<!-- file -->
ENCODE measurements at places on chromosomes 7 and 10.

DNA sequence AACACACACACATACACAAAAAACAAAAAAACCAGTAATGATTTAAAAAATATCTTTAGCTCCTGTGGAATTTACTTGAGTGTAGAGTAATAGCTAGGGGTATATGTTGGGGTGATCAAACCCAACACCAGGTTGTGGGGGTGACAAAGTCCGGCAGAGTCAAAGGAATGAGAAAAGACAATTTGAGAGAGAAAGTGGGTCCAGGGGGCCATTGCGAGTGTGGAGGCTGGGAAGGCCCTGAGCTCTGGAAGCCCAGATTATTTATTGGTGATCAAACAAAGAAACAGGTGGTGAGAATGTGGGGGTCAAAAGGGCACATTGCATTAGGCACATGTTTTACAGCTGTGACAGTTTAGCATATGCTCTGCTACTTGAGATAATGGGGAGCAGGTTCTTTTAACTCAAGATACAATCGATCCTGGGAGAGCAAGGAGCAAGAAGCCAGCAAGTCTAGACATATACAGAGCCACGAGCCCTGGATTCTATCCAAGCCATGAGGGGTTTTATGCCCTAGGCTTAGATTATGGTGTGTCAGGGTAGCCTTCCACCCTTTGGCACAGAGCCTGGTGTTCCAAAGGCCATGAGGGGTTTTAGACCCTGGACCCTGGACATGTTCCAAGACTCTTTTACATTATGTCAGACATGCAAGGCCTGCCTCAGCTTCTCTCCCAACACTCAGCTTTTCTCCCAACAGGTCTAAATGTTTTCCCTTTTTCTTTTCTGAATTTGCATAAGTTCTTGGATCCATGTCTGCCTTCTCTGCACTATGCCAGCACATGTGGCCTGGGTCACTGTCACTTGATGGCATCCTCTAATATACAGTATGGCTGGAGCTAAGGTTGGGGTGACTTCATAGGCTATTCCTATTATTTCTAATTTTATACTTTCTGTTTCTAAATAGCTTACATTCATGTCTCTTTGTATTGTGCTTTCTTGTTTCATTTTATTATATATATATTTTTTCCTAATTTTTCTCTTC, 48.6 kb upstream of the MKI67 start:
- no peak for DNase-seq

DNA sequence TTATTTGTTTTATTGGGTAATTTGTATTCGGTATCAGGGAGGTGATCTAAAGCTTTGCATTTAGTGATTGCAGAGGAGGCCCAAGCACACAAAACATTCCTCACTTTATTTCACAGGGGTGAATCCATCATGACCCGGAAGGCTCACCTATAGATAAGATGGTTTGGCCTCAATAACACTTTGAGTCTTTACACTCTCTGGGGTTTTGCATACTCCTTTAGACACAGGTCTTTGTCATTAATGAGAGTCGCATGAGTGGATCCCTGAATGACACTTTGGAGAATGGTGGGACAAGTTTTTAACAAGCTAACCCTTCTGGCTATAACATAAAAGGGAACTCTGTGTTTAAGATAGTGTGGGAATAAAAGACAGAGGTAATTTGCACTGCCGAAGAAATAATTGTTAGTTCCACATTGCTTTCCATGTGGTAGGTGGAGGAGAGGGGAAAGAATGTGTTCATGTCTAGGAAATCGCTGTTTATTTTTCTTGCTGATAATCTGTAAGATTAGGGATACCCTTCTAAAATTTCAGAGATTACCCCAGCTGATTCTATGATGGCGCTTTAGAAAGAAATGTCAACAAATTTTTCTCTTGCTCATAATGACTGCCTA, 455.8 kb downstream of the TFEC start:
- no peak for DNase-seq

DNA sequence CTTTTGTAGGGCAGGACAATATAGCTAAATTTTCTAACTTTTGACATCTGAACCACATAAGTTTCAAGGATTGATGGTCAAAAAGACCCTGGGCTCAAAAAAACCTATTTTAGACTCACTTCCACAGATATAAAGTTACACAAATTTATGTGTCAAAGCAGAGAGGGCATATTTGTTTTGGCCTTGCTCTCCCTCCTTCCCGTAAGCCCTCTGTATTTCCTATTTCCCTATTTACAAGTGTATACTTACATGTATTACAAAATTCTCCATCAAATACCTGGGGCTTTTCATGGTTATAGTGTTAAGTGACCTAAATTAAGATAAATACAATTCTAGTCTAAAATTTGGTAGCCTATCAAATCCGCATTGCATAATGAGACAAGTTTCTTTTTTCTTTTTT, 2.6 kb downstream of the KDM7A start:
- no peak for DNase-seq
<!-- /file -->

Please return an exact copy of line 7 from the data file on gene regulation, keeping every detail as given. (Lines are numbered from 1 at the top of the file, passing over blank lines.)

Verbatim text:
- no peak for DNase-seq